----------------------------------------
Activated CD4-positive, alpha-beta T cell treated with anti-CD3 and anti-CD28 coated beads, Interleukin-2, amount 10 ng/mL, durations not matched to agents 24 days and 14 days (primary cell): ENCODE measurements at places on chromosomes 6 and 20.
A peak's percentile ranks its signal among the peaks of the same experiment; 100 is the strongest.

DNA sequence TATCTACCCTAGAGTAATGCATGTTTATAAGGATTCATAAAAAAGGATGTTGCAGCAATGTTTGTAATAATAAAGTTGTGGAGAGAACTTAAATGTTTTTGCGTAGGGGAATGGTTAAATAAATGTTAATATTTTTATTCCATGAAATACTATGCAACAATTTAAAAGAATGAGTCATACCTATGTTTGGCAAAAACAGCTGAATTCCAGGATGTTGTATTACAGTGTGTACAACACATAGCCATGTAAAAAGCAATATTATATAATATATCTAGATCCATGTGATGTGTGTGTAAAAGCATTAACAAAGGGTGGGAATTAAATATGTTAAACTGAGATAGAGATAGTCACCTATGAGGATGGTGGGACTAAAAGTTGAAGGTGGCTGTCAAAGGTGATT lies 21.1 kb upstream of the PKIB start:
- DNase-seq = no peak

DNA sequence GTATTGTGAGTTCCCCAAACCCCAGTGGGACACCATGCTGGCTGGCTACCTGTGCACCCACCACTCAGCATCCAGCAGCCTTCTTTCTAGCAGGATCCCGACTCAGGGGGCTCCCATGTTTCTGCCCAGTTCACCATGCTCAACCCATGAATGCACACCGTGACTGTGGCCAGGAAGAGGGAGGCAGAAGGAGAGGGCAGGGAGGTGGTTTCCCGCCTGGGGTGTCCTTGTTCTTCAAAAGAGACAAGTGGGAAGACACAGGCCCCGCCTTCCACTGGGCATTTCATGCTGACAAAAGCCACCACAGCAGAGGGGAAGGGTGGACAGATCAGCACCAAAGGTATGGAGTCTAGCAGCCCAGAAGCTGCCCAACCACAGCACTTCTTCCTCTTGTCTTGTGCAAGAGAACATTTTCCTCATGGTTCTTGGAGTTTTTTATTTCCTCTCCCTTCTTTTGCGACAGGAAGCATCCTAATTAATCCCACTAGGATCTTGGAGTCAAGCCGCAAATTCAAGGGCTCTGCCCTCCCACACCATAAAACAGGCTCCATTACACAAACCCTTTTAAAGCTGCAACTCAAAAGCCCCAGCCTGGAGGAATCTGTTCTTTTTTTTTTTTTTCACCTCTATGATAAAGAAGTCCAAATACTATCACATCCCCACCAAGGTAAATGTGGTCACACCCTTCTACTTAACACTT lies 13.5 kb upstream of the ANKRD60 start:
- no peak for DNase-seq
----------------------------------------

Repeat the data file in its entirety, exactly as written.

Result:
Activated CD4-positive, alpha-beta T cell treated with anti-CD3 and anti-CD28 coated beads, Interleukin-2, amount 10 ng/mL, durations not matched to agents 24 days and 14 days (primary cell): ENCODE measurements at places on chromosomes 6 and 20.
A peak's percentile ranks its signal among the peaks of the same experiment; 100 is the strongest.

DNA sequence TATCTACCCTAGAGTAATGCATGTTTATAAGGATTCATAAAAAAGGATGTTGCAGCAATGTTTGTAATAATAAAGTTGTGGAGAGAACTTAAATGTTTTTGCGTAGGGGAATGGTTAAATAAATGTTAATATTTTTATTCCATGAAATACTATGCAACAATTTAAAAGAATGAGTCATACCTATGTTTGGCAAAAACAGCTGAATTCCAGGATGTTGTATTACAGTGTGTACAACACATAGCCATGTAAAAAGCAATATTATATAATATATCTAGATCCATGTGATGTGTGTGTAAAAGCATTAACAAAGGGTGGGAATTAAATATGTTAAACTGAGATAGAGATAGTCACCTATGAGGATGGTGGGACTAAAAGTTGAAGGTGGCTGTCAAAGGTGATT lies 21.1 kb upstream of the PKIB start:
- DNase-seq = no peak

DNA sequence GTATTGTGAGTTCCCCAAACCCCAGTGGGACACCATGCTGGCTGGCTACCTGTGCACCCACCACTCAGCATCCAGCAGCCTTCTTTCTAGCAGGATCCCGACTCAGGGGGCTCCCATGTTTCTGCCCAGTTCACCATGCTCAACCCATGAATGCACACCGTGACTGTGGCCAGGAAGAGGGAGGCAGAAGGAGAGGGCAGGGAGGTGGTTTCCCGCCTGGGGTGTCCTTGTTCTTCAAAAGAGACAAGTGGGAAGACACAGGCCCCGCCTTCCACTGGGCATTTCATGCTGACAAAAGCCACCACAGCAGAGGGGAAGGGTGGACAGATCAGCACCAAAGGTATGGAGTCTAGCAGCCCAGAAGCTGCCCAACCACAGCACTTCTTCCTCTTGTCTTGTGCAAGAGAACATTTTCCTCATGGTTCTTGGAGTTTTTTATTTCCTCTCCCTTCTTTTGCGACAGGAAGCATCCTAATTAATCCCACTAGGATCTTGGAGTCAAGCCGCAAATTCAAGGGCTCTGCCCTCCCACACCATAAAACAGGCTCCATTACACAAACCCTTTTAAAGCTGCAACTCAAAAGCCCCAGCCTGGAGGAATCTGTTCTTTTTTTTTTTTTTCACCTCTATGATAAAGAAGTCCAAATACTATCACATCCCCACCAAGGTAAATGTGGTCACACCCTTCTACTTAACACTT lies 13.5 kb upstream of the ANKRD60 start:
- no peak for DNase-seq